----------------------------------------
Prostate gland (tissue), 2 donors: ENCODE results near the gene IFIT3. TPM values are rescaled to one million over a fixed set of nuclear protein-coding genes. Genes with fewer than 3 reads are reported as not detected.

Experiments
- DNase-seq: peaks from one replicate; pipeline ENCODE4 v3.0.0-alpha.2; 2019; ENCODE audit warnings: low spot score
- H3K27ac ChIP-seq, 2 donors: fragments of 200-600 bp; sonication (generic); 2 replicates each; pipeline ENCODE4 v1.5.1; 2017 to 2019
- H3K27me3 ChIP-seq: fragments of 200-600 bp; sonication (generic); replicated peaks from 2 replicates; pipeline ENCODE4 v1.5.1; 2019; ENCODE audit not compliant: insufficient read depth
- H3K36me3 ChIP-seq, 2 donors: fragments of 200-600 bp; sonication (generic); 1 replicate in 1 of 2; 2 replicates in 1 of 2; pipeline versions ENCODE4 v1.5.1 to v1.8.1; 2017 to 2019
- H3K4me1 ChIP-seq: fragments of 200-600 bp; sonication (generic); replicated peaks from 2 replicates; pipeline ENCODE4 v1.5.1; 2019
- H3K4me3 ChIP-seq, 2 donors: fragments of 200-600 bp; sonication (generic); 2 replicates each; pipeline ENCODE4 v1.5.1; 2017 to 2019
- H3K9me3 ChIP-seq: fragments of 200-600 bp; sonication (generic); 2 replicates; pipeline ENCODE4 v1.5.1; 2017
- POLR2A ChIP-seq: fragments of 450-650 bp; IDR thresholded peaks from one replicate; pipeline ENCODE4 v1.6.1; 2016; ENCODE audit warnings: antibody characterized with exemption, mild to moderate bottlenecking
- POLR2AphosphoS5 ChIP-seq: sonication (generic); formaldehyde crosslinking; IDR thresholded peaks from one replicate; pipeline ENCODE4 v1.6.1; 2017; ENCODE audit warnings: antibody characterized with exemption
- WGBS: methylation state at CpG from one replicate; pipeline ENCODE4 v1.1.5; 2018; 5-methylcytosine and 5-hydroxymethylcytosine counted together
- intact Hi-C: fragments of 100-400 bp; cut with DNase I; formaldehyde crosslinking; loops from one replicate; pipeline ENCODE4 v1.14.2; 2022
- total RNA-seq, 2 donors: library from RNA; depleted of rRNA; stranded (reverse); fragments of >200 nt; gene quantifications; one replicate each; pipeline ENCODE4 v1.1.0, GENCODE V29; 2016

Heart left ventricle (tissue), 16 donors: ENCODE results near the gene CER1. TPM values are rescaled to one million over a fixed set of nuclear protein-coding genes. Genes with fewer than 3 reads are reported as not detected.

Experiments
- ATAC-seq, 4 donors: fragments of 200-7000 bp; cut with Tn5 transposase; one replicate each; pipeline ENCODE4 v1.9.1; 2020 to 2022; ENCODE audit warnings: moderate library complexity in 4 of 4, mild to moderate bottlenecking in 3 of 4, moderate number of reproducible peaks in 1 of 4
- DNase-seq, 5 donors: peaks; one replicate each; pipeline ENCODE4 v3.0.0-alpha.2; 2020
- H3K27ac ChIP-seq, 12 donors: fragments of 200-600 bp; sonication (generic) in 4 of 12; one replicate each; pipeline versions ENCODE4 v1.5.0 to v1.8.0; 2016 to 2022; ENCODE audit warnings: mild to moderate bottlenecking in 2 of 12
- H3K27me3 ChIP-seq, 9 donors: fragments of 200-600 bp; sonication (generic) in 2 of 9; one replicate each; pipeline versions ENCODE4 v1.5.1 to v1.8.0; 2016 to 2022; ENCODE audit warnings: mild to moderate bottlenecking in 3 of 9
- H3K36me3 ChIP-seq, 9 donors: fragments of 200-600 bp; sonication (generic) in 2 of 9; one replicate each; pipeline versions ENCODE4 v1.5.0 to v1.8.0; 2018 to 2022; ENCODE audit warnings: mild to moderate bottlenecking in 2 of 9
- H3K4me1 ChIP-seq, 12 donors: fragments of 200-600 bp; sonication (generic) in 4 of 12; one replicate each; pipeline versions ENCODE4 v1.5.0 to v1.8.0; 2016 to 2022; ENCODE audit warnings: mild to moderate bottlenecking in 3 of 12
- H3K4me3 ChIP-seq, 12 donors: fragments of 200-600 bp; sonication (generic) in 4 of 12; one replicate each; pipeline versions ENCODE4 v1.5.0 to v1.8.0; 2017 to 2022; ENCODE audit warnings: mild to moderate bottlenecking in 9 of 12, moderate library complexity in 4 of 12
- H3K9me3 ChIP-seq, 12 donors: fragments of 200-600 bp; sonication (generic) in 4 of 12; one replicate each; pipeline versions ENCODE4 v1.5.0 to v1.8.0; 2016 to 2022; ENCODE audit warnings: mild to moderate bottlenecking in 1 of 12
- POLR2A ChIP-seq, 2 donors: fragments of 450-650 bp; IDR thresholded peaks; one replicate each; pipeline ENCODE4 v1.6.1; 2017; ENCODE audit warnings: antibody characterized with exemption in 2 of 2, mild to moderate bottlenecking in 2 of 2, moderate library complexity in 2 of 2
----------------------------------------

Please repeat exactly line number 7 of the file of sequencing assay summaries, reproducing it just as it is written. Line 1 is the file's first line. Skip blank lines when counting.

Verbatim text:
- H3K4me1 ChIP-seq: fragments of 200-600 bp; sonication (generic); replicated peaks from 2 replicates; pipeline ENCODE4 v1.5.1; 2019